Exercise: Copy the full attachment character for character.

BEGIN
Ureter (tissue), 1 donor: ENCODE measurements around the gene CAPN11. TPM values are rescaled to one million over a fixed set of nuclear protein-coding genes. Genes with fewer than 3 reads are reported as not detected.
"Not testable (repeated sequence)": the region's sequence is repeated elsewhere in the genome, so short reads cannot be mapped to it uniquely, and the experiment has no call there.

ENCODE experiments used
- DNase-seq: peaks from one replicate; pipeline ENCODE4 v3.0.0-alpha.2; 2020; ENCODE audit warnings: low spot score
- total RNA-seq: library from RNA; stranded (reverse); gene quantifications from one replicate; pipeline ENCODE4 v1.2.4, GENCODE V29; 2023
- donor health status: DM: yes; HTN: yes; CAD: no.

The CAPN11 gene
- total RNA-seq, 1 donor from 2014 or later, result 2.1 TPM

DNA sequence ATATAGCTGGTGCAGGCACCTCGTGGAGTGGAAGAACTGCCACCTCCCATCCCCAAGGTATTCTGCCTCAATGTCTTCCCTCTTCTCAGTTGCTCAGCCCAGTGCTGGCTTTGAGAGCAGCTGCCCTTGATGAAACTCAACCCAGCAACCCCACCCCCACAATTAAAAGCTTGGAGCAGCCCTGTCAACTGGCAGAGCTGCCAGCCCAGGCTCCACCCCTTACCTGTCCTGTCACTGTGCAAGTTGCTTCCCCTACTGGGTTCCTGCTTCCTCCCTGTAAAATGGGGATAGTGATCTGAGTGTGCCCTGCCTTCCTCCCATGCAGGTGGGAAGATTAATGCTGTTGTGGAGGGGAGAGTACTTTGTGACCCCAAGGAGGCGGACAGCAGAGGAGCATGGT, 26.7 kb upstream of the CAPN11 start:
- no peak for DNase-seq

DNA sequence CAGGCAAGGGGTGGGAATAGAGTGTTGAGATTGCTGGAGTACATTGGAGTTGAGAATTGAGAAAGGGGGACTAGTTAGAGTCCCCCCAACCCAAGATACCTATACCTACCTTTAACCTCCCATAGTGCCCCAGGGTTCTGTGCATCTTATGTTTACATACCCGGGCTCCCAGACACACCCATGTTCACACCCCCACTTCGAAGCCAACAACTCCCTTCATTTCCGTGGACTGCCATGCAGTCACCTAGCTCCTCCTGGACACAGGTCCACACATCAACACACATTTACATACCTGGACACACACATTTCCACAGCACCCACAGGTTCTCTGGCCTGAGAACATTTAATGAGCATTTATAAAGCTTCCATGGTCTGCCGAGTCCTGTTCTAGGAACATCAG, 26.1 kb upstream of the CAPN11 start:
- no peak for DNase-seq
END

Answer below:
Ureter (tissue), 1 donor: ENCODE measurements around the gene CAPN11. TPM values are rescaled to one million over a fixed set of nuclear protein-coding genes. Genes with fewer than 3 reads are reported as not detected.
"Not testable (repeated sequence)": the region's sequence is repeated elsewhere in the genome, so short reads cannot be mapped to it uniquely, and the experiment has no call there.

ENCODE experiments used
- DNase-seq: peaks from one replicate; pipeline ENCODE4 v3.0.0-alpha.2; 2020; ENCODE audit warnings: low spot score
- total RNA-seq: library from RNA; stranded (reverse); gene quantifications from one replicate; pipeline ENCODE4 v1.2.4, GENCODE V29; 2023
- donor health status: DM: yes; HTN: yes; CAD: no.

The CAPN11 gene
- total RNA-seq, 1 donor from 2014 or later, result 2.1 TPM

DNA sequence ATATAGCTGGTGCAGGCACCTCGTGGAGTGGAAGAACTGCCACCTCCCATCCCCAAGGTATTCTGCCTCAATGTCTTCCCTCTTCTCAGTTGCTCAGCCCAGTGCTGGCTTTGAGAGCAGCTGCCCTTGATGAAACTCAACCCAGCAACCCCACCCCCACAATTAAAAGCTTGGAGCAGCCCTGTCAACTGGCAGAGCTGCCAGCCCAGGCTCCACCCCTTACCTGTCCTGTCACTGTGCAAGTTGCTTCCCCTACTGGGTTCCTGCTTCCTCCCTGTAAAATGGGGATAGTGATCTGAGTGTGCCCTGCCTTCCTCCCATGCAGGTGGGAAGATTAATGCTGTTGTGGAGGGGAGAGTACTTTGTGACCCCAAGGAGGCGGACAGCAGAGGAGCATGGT, 26.7 kb upstream of the CAPN11 start:
- no peak for DNase-seq

DNA sequence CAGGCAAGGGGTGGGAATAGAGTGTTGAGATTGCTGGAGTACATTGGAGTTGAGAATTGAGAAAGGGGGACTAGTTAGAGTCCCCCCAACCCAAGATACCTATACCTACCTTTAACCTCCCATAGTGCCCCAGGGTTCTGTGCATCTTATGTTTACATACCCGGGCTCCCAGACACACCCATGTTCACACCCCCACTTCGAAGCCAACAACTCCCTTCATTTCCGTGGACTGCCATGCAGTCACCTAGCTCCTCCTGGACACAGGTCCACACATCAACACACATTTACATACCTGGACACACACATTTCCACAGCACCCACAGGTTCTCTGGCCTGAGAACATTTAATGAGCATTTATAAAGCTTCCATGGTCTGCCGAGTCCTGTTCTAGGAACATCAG, 26.1 kb upstream of the CAPN11 start:
- no peak for DNase-seq